Authors: {'items': [{'id': 'Frisch-J', 'name': {'family': 'Frisch', 'given': 'Joshua'}}, {'id': 'Tamuz-O', 'name': {'family': 'Tamuz', 'given': 'Omer'}, 'orcid': '0000-0002-0111-0418'}]}
Year: 2016
DOI: 10.1090/proc/12901
We give an example of an infinite, vertex transitive graph that has the following property: it is the unique completion to a transitive graph of a large enough finite subgraph of itself.https://authors.library.caltech.edu/records/3xbk1-zwt83Graphical potential games
https://resolver.caltech.edu/CaltechAUTHORS:20160603-083016959
Authors: {'items': [{'id': 'Babichenko-Y', 'name': {'family': 'Babichenko', 'given': 'Yakov'}}, {'id': 'Tamuz-O', 'name': {'family': 'Tamuz', 'given': 'Omer'}, 'orcid': '0000-0002-0111-0418'}]}
Year: 2016
DOI: 10.1016/j.jet.2016.03.010
We study the class of potential games that are also graphical games with respect to a given graph G of connections between the players. We show that, up to strategic equivalence, this class of games can be identified with the set of Markov random fields on G. From this characterization, and from the Hammersley–Clifford theorem, it follows that the potentials of such games can be decomposed into local potentials.https://authors.library.caltech.edu/records/4ps3z-8tg56Stabilizer rigidity in irreducible group actions
https://resolver.caltech.edu/CaltechAUTHORS:20161109-132848541
Authors: {'items': [{'id': 'Hartman-Y', 'name': {'family': 'Hartman', 'given': 'Yair'}}, {'id': 'Tamuz-O', 'name': {'family': 'Tamuz', 'given': 'Omer'}, 'orcid': '0000-0002-0111-0418'}]}
Year: 2016
DOI: 10.1007/s11856-016-1424-4
We consider irreducible actions of locally compact product groups, and of higher rank semi-simple Lie groups. Using the intermediate factor theorems of Bader–Shalom and Nevo–Zimmer, we show that the action stabilizers, and all irreducible invariant random subgroups, are co-amenable in their normal closure. As a consequence, we derive rigidity results on irreducible actions that generalize and strengthen the results of Bader–Shalom and Stuck–Zimmer.https://authors.library.caltech.edu/records/qpymd-ajt43Unimodularity of Invariant Random Subgroups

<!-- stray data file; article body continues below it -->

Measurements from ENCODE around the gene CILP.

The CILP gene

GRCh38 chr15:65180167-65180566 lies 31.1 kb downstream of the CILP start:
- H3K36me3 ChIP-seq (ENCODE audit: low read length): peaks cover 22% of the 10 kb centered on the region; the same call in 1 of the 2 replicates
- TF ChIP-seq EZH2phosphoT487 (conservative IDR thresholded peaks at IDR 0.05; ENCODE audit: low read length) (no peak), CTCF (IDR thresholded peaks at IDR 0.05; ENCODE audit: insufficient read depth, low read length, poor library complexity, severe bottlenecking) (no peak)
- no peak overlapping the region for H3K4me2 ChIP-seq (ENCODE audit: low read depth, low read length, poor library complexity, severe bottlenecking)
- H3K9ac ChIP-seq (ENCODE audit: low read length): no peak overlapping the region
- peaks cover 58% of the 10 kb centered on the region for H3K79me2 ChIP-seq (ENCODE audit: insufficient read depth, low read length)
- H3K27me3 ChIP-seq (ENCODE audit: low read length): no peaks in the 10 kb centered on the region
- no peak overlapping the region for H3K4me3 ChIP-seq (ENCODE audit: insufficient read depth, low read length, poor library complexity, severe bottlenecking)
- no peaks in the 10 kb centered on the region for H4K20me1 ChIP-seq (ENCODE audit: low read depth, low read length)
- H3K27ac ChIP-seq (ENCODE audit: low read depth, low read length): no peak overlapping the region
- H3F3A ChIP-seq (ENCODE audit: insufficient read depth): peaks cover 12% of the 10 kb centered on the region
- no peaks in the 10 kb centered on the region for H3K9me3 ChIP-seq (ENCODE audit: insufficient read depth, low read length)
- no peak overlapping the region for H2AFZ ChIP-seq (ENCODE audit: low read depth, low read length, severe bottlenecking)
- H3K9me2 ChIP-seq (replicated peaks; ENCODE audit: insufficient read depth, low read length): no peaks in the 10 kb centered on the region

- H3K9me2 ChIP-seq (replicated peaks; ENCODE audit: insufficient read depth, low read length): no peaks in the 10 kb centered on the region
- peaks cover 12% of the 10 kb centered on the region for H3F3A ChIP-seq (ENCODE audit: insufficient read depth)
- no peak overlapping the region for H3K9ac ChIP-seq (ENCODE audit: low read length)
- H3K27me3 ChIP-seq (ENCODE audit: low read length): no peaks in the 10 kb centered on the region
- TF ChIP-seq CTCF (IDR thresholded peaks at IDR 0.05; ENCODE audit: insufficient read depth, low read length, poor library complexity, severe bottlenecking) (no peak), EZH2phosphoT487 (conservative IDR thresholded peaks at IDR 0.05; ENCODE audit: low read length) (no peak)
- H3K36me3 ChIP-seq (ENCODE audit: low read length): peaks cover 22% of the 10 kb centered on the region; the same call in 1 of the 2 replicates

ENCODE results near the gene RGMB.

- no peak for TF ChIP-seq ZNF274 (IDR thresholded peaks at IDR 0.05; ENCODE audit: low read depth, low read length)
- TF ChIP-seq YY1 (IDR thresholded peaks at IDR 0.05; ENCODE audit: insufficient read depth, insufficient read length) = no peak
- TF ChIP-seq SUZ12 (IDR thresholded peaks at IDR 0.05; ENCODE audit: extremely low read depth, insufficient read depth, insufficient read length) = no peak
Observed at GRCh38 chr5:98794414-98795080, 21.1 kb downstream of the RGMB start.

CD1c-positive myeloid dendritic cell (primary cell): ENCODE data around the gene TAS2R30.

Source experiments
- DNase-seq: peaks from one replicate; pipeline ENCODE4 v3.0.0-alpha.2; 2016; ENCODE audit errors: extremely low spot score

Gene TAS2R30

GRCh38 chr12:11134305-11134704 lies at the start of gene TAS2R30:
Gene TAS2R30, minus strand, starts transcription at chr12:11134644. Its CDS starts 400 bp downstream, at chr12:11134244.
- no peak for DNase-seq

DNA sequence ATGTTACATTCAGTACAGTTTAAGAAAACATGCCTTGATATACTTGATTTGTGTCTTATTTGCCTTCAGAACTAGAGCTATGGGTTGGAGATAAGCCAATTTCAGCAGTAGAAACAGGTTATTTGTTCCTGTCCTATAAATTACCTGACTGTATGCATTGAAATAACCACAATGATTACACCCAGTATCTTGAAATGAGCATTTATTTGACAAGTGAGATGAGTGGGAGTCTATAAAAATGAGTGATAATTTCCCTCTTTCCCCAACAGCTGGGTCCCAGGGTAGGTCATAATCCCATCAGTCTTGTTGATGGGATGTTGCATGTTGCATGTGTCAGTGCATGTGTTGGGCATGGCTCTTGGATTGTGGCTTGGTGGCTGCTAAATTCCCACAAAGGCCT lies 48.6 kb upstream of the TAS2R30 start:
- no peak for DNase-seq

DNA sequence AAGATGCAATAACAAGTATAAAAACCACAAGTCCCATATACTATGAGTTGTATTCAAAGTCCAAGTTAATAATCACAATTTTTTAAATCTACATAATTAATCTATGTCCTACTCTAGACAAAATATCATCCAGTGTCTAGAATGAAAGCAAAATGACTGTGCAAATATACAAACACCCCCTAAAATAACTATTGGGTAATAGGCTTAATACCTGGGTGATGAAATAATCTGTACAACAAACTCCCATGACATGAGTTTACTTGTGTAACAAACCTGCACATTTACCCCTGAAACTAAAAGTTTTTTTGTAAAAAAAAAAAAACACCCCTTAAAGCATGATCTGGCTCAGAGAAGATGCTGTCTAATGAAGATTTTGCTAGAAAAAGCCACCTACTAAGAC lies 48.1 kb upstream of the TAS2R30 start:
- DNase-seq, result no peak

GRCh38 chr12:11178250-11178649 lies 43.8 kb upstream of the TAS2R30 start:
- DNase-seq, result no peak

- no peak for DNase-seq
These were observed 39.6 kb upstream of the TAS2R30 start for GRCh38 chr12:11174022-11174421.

https://resolver.caltech.edu/CaltechAUTHORS:20161111-145903029
Authors: {'items': [{'id': 'Biringer-I', 'name': {'family': 'Biringer', 'given': 'Ian'}}, {'id': 'Tamuz-O', 'name': {'family': 'Tamuz', 'given': 'Omer'}, 'orcid': '0000-0002-0111-0418'}]}
Year: 2016
DOI: 10.1090/tran/6755
An invariant random subgroup H≤G is a random closed subgroup whose law is invariant to conjugation by all elements of G. When G is locally compact and second countable, we show that for every invariant random subgroup H≤G there almost surely exists an invariant measure on G/H. Equivalently, the modular function of H is almost surely equal to the modular function of G, restricted to H.
We use this result to construct invariant measures on orbit equivalence relations of measure preserving actions. Additionally, we prove a mass transport principle for discrete or compact invariant random subgroups.https://authors.library.caltech.edu/records/2bwkj-kyf78Opinion Exchange Dynamics
https://resolver.caltech.edu/CaltechAUTHORS:20161111-150254761
Authors: {'items': [{'id': 'Mossel-E', 'name': {'family': 'Mossel', 'given': 'Elchanan'}, 'orcid': '0000-0001-7812-7886'}, {'id': 'Tamuz-O', 'name': {'family': 'Tamuz', 'given': 'Omer'}, 'orcid': '0000-0002-0111-0418'}]}
Year: 2017
DOI: 10.1214/14-PS230
The exchange of opinions between individuals is a fundamental social interaction that plays a role in nearly any social, political and economic process. While it is unlikely that a simple mathematical model can accurately describe the exchange of opinions between two people, one could hope to gain some insights on emergent phenomena that affect large groups of people.https://authors.library.caltech.edu/records/tw0pb-nsv65Generic Stationary Measures and Actions
https://resolver.caltech.edu/CaltechAUTHORS:20161114-092928470
Authors: {'items': [{'id': 'Bowen-L', 'name': {'family': 'Bowen', 'given': 'Lewis'}}, {'id': 'Hartman-Y', 'name': {'family': 'Hartman', 'given': 'Yair'}}, {'id': 'Tamuz-O', 'name': {'family': 'Tamuz', 'given': 'Omer'}, 'orcid': '0000-0002-0111-0418'}]}
Year: 2017
DOI: 10.1090/tran/6803
Let G be a countably infinite group, and let μ be a generating probability measure on G. We study the space of μ-stationary Borel probability measures on a topological G space, and in particular on Z^G, where Z is any perfect Polish space. We also study the space of μ-stationary, measurable G-actions on a standard, nonatomic probability space.
Equip the space of stationary measures with the weak* topology. When μ has finite entropy, we show that a generic measure is an essentially free extension of the Poisson boundary of (G, μ). When Z is compact, this implies that the simplex of μ-stationary
measures on Z^G is a Poulsen simplex. We show that this is also the case for the simplex of stationary measures on {0, 1}^G.
We furthermore show that if the action of G on its Poisson boundary is essentially free then a generic measure is isomorphic to the Poisson boundary.
Next, we consider the space of stationary actions, equipped with a standard topology known as the weak topology. Here we show that when G has property (T), the
ergodic actions are meager. We also construct a group G without property (T) such that the ergodic actions are not dense, for some μ.